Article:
An analysis of food and beverage advertising on bus shelters in a deprived area of Northern England

Amy Finlay, Scott Lloyd, Amelia Lake, Thomas Armstrong, Mark Fishpool, Mark Green, Helen Moore, Claire O'Malley, Emma Boyland

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Abstract

Objective:
To quantify the extent of food and beverage advertising on bus shelters in a deprived area of the UK, to identify the healthfulness of advertised products, and any differences by level of deprivation. The study also sought to assess the creative strategies used and extent of appeal to young people.

Design:
Images of bus shelter advertisements were collected via in person photography (in 2019) and Google Street View (photos recorded in 2018). Food and beverage advertisements were grouped into one of seventeen food categories and classified as healthy/less healthy using the UK Nutrient Profile Model. The deprivation level of the advertisement location was identified using the UK Index of Multiple Deprivation.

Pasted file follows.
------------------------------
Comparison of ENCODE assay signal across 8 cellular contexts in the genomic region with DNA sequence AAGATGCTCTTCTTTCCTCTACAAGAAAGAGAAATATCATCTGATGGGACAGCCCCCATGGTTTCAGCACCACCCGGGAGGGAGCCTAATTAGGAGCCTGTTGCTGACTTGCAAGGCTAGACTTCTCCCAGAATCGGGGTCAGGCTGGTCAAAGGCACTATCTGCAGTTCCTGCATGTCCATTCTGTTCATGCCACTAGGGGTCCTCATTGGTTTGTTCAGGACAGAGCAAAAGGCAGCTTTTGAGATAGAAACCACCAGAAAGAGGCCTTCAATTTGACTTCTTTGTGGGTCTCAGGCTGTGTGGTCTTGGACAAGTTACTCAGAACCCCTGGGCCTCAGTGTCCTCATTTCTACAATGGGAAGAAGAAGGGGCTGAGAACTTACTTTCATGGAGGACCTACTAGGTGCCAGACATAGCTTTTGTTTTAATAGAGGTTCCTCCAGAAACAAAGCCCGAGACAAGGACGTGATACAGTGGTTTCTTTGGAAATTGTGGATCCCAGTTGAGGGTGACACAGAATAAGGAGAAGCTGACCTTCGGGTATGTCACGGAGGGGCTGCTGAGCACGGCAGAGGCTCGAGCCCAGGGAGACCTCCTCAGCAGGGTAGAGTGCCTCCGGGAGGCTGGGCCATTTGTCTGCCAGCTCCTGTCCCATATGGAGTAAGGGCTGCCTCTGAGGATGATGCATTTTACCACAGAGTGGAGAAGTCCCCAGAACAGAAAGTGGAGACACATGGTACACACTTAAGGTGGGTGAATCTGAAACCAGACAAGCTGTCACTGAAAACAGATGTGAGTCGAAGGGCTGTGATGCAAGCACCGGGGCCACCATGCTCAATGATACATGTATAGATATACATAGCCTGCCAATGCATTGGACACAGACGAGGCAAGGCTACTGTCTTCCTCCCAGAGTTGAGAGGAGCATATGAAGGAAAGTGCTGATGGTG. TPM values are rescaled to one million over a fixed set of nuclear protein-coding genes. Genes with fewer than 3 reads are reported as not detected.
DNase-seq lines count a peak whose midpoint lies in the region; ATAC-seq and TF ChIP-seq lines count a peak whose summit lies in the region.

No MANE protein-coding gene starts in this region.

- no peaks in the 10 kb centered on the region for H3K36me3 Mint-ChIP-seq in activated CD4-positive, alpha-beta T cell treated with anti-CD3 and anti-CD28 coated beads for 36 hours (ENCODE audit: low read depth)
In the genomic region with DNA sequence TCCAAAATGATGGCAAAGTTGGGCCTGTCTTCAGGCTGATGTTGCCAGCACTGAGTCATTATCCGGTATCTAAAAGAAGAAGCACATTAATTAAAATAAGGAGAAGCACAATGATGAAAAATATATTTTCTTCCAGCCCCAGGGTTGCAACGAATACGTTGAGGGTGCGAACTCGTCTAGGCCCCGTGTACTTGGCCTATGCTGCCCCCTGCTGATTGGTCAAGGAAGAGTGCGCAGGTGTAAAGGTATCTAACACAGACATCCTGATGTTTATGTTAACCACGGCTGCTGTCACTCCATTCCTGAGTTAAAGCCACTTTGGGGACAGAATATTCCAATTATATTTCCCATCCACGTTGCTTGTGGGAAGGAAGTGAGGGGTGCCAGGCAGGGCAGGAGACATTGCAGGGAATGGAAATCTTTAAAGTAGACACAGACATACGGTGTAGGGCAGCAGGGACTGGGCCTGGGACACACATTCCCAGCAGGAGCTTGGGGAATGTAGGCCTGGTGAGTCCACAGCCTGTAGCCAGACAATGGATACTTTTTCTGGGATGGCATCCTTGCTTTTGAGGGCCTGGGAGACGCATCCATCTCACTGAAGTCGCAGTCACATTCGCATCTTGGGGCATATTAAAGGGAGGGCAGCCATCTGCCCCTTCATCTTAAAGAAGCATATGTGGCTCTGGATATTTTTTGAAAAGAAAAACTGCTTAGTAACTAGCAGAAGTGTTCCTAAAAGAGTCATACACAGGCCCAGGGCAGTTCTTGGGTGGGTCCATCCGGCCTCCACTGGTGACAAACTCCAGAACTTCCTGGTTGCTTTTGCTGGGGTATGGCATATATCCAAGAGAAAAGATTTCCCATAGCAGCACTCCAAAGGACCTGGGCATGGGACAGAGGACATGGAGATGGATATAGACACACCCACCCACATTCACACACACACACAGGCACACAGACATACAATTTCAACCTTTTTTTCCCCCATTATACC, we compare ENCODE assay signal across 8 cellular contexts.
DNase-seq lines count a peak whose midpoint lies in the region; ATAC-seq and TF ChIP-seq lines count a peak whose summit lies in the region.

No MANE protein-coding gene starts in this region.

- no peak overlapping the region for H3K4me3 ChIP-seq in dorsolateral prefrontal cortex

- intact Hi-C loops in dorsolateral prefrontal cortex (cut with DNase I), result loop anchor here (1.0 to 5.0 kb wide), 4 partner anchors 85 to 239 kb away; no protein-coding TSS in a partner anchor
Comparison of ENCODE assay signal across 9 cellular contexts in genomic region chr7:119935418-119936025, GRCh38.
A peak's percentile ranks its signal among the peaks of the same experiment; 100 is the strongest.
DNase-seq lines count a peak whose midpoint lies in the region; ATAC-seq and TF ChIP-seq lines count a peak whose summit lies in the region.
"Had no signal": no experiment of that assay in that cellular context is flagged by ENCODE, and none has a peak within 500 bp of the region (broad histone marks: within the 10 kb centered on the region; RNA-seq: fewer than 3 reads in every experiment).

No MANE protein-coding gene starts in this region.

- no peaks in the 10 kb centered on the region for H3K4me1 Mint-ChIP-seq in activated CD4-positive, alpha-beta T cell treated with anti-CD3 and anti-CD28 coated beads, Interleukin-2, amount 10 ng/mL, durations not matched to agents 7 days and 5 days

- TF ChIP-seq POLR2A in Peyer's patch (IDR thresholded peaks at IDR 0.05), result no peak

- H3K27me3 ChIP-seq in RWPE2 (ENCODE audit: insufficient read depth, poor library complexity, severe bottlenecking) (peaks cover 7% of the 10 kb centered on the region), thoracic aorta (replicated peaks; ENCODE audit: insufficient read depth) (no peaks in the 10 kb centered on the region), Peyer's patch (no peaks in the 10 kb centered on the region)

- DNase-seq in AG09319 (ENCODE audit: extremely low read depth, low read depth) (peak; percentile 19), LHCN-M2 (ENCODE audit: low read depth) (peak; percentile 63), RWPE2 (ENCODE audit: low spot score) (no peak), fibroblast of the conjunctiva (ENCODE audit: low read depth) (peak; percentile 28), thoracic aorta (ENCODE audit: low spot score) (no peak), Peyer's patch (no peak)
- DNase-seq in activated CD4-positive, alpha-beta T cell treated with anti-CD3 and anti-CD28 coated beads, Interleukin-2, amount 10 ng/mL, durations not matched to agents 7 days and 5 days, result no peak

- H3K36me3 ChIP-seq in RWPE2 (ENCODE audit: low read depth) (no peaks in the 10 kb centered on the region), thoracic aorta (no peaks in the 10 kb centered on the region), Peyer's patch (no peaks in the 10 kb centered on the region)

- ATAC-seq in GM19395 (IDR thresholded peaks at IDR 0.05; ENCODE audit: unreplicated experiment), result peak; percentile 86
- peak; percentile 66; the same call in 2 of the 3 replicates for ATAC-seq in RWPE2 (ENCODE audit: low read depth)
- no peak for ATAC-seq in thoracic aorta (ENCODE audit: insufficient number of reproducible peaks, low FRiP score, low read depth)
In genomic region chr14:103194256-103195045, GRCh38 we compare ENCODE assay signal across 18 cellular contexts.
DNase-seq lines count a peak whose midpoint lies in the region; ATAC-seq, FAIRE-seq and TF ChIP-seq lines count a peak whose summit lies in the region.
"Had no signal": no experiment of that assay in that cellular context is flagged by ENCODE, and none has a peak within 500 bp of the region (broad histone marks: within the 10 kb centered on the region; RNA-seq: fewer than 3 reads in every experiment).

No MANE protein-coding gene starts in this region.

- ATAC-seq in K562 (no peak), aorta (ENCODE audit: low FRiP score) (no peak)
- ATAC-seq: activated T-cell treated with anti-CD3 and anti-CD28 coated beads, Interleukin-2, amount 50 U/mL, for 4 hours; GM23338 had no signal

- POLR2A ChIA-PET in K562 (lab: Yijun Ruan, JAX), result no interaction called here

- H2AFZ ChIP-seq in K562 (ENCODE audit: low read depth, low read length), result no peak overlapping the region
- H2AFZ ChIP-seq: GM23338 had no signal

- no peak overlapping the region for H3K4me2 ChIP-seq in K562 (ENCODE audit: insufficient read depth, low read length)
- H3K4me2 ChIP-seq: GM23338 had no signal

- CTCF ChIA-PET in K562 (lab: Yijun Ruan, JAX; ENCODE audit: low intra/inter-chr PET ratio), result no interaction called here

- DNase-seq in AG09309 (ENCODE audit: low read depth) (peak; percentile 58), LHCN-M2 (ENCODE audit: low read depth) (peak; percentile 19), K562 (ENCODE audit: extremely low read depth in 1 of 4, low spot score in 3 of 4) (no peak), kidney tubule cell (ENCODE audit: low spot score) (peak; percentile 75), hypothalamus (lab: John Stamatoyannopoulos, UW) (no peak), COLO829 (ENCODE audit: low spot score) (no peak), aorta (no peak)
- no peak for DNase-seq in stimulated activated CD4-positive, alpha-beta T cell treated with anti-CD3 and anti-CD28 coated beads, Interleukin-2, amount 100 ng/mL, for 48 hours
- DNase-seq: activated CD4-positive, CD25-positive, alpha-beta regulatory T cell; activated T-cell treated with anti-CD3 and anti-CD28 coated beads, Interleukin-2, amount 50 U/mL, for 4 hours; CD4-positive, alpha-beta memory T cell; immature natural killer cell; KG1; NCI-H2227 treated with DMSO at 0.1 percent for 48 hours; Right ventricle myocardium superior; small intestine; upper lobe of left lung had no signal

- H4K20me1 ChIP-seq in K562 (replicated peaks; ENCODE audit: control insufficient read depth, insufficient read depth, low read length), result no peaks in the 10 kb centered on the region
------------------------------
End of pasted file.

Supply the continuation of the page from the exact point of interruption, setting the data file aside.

Setting:
Middlesbrough and Redcar and Cleveland in South Teesside.

Participants:
N/A

Results:
832 advertisements were identified, almost half (48.9%) of which were for foods or beverages. Of food and non-alcoholic beverage adverts, 35.1% were less healthy. Most food advertisements (98.9%) used at least one of the persuasive creative strategies. Food advertisements were found to be of appeal to children under 18 years (71.9%). No differences in healthiness of advertised foods were found by level of deprivation.

Conclusions:
Food advertising is extensive on bus shelters in parts of the UK, and a substantial proportion of this advertising is classified as less healthy and would not be permitted to be advertised around television programming for children. Bus shelter advertising should be considered part of the UK policy deliberations around restricting less healthy food marketing exposure.
Original languageEnglish
JournalPublic Health Nutrition
Early online date3 Jan 2022
DOIs
Publication statusPublished - 3 Jan 2022

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